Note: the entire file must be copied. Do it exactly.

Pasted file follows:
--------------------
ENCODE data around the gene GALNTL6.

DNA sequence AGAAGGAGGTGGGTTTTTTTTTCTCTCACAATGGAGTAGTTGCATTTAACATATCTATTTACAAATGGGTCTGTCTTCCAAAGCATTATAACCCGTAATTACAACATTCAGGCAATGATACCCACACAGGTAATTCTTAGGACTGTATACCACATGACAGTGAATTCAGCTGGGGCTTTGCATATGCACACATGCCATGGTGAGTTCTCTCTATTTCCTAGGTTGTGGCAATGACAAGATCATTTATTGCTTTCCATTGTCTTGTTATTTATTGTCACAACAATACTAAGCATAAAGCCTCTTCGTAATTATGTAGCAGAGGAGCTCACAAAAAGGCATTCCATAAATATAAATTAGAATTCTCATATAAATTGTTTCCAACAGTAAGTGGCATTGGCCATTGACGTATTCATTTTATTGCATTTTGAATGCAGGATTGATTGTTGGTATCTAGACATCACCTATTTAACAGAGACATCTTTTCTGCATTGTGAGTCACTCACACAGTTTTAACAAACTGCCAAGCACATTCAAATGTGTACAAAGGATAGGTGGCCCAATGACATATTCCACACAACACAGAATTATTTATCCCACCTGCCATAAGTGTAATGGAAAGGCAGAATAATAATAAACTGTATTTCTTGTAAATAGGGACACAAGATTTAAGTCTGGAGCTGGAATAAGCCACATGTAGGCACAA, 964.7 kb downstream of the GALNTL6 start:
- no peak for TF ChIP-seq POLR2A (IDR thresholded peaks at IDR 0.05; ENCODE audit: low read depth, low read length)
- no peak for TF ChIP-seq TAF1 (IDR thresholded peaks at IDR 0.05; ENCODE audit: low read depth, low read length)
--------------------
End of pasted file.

ENCODE data around the gene GALNTL6.

DNA sequence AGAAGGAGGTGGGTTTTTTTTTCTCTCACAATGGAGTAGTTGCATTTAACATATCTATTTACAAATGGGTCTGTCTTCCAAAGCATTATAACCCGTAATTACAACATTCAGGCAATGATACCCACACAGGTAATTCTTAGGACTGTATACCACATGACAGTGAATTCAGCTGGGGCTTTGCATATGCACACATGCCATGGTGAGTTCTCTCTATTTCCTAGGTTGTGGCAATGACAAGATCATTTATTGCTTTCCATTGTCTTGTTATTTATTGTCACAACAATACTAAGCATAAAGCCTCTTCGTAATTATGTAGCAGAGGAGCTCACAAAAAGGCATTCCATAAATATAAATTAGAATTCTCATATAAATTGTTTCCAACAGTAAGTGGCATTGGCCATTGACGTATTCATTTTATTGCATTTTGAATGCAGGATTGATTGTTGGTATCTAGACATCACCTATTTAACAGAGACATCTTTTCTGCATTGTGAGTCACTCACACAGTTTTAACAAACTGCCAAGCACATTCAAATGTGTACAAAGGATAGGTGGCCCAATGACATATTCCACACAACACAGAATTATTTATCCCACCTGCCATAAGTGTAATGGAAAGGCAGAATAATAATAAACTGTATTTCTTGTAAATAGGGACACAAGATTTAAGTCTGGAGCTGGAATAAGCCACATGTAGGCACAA, 964.7 kb downstream of the GALNTL6 start:
- no peak for TF ChIP-seq POLR2A (IDR thresholded peaks at IDR 0.05; ENCODE audit: low read depth, low read length)
- no peak for TF ChIP-seq TAF1 (IDR thresholded peaks at IDR 0.05; ENCODE audit: low read depth, low read length)